De Moor V:11: The Procession of the Holy Spirit and John 15:26



Finally, Ἐκπόρευσις/Procession is attributed to the Holy Spirit, John 15:26.[1] When to the Holy Spirit is attributed Going Forth, Procession, Ἐκπόρευσις, in the passage cited, this is done in a more restricted sense to indicate the Mode of Subsistence, whereby the Spirit is distinguished from the Father and the Son, while in a different sense Goings Forth are also attributed to the Son, Micah 5:2, concerning which passage I spoke in § 731, 732. And, that the passage cited in John on the term Ἐκπορεύεται, He proceeds, is to be understood of that sort of eternal and internal Procession of the Spirit, which is terminated internally; not of a Procession temporary and external, which is terminated upon the creatures, for the sanctifying of which He is sent forth, etc.: appears to be altogether evident from this, that, 1. Ἐκπόρευσις/Procession here is manifestly distinguished from the Sending. 2. In the words, ὃ παρὰ τοῦ Πατρὸς ἐκπορεύεται, which proceedeth from the Father, is described the Person of this Witness to be sent by the Son, so that He might give testimony concerning Him; to prove in this manner the ἀξιοπιστίαν/trustworthiness of His testimony: He proceedeth from the Father; therefore, He is consubstantial with Him, as is the Son also through His eternal Goings Forth, Micah 5:2, and hence is αὐτόπιστος/self-authenticating. 3. Concerning the temporal Sending of the Spirit are wont to be used the terms ἔρχεσθαι, to come, ἐπέρχεσθαι, to come upon, πέμπεσθαι, to be sent, in the Gospels, especially John, and in Acts, Matthew 3:16;[2] John 14:26;[3] 15:26; 16:7, 8,[4] 13;[5] Acts 19:6;[6] Luke 1:35;[7] Acts 1:8;[8] but not ἐκπορεύεσθαι, to proceed, which here occurs; although this also is found to have been used of the granting of the super-abounding Grace of the Holy Spirit to the Church once in the New Testament, Revelation 22:1.[9] 4. The present tense, in which this verb is set forth, while speech concerning His temporal Going Forth and Sending is wont to be made in the future and is thus made here; is an indiction that the eternal and internal Procession is being treated: see GERHARD’S Harmoniam Euangelicam, chapter CLXXVIII, tome 2, pages m. 292-294. For, the account of the present tense in the case of this verb, which the Most Illustrious LAMPE funishes in his Commentario with respect to the Economic Going Forth of the Spirit from the Father, that Christ was not yet perfected through sufferings,[10] through which one-by-one He was obliged to acquire the Spirit; is of no great moment, and is refuted by this, that the Most Illustrious Man himself also adduces, that the Spirit, as the Spirit of Christ, testified in the Prophets concering His sufferings and glory:[11] indeed, the Spirit of Christ is not denominated from Christ as only from the object of His testimony, but as altogether from Him also, who sent Him as an envoy to testify in the Prophets: and the Father, sending the Spirit before this, did that no less than afterwards in the name of His Son: compare LAMPE himself in his Dissertationum philologico-theologicarum, volume II, Disputation VII, chapter VIII, § 10, 11, pages 245, 246.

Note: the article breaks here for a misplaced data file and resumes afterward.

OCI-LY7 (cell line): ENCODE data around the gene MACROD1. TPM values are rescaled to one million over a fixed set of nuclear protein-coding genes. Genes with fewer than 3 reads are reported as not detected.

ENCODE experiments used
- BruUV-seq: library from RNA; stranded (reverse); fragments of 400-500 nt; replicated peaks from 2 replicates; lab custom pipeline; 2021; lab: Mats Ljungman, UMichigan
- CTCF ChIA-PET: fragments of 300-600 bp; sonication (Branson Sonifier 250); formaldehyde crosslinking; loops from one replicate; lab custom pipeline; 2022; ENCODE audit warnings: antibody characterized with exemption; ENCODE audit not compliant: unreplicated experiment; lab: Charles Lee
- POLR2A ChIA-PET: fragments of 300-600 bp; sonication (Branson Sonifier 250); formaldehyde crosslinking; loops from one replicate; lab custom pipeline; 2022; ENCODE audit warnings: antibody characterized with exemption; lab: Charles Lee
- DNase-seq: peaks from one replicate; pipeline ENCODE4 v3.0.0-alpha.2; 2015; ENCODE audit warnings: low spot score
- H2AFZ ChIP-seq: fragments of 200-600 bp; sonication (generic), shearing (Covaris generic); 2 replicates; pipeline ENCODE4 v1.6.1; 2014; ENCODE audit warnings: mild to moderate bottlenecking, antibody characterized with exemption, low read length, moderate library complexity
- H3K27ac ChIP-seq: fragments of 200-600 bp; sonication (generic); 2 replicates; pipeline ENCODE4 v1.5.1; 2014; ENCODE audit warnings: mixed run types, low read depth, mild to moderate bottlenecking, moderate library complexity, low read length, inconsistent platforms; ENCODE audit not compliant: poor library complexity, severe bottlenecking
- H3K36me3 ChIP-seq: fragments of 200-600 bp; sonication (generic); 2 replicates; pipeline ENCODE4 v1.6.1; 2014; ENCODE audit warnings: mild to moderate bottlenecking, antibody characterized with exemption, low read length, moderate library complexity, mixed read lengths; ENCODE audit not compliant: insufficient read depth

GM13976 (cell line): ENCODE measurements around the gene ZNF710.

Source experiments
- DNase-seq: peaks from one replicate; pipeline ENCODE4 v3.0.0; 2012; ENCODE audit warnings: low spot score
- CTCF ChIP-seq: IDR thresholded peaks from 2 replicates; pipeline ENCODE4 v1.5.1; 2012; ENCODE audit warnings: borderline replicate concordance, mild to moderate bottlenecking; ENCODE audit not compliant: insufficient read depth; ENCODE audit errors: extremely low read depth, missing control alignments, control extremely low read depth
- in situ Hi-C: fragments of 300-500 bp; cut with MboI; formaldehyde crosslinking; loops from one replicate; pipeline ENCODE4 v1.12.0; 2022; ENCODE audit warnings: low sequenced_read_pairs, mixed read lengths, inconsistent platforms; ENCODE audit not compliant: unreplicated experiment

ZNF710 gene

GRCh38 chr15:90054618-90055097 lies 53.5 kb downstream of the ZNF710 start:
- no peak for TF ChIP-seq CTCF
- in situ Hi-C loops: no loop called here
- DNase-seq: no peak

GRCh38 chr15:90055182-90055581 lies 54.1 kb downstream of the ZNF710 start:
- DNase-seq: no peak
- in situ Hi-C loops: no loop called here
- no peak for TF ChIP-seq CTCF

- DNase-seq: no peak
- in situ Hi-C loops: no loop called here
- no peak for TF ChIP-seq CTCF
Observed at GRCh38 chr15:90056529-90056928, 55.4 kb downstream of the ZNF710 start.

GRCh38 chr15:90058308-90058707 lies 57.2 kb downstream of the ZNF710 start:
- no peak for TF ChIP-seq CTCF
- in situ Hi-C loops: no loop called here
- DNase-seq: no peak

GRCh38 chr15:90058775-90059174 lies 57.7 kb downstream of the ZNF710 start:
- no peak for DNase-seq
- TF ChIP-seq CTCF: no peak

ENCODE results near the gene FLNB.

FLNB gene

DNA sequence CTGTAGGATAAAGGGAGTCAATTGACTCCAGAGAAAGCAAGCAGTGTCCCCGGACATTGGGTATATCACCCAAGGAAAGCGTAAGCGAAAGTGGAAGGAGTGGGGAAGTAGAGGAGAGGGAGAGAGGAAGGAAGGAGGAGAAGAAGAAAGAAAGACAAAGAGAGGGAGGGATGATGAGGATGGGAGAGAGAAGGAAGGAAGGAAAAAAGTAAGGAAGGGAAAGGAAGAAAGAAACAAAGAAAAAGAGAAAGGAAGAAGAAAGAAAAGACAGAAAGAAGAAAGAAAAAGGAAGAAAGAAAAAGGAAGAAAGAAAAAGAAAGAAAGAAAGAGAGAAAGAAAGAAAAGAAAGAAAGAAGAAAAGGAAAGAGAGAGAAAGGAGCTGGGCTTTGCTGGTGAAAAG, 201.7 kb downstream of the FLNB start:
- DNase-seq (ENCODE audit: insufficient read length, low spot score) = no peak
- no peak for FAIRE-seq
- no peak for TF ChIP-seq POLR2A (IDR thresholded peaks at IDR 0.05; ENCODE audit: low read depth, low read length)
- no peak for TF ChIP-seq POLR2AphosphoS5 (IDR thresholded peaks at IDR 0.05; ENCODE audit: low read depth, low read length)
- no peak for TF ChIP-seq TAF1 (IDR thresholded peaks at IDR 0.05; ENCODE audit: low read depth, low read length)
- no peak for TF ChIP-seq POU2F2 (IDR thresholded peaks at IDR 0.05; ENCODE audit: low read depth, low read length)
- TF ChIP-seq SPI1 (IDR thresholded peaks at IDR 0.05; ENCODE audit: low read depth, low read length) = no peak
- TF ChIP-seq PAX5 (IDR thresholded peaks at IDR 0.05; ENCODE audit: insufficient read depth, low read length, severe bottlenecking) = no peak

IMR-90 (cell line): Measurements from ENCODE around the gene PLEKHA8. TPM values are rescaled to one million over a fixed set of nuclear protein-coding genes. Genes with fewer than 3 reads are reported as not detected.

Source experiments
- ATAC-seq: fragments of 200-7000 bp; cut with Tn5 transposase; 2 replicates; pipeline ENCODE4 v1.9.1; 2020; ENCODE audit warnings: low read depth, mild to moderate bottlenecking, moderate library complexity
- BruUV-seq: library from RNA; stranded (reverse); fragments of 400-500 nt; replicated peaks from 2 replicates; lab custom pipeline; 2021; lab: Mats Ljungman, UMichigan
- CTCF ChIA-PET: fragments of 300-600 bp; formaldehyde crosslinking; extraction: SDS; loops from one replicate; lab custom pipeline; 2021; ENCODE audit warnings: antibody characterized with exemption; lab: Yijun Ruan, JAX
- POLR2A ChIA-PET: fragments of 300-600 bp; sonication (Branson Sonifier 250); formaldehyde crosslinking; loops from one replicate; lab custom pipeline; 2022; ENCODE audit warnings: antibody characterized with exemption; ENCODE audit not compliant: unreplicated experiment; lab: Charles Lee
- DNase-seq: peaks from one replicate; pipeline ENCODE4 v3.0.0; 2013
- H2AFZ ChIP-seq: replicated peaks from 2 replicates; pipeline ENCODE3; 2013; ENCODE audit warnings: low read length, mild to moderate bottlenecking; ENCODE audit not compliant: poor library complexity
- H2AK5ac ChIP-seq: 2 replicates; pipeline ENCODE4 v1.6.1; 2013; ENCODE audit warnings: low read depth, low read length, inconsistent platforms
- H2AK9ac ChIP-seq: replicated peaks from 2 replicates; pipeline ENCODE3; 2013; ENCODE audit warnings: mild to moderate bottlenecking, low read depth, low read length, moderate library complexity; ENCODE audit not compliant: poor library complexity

[1] John 15:26: “But when the Comforter is come (ἔλθῃ), whom I will send (πέμψω) unto you from the Father, even the Spirit of truth, which proceedeth from the Father (ὃ παρὰ τοῦ πατρὸς ἐκπορεύεται), he shall testify of me…” [2] Matthew 3:16: “And Jesus, when he was baptized, went up straightway out of the water: and, lo, the heavens were opened unto him, and he saw the Spirit of God descending (καταβαῖνον) like a dove, and lighting upon him…” [3] John 14:26: “But the Comforter, which is the Holy Ghost, whom the Father will send (πέμψει) in my name, he shall teach you all things, and bring all things to your remembrance, whatsoever I have said unto you.” [4] John 16:7, 8: “Nevertheless I tell you the truth; It is expedient for you that I go away: for if I go not away, the Comforter will not come (οὐκ ἐλεύσεται) unto you; but if I depart, I will send (πέμψω) him unto you. And when he is come (ἐλθὼν), he will reprove the world of sin, and of righteousness, and of judgment…” [5] John 16:13a: “Howbeit when he, the Spirit of truth, is come (ἔλθῃ), he will guide you into all truth…” [6] Acts 19:6: “And when Paul had laid his hands upon them, the Holy Ghost came on them (ἦλθε τὸ Πνεῦμα τὸ Ἅγιον ἐπ᾽ αὐτούς); and they spake with tongues, and prophesied.” [7] Luke 1:35: “And the angel answered and said unto her, The Holy Ghost shall come upon thee (ἐπελεύσεται ἐπὶ σέ), and the power of the Highest shall overshadow thee: therefore also that holy thing which shall be born of thee shall be called the Son of God.” [8] Acts 1:8: “But ye shall receive power, after that the Holy Ghost is come upon you (ἐπελθόντος τοῦ Ἁγίου Πνεύματος ἐφ᾽ ὑμᾶς): and ye shall be witnesses unto me both in Jerusalem, and in all Judaea, and in Samaria, and unto the uttermost part of the earth.” [9] Revelation 22:1: “And he shewed me a pure river of water of life, clear as crystal, proceeding (ἐκπορευόμενον) out of the throne of God and of the Lamb.” [10] See Hebrews 2:10; 5:8, 9. [11] See 1 Peter 1:11.

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Dr. Steven Dilday holds a BA in Religion and Philosophy from Campbell University, a Master of Arts in Religion from Westminster Theological Seminary (Philadelphia), and both a Master of Divinity and a  Ph.D. in Puritan History and Literature from Whitefield Theological Seminary.  He is also the translator of Matthew Poole's Synopsis of Biblical Interpreters and Bernardinus De Moor’s Didactico-Elenctic Theology.

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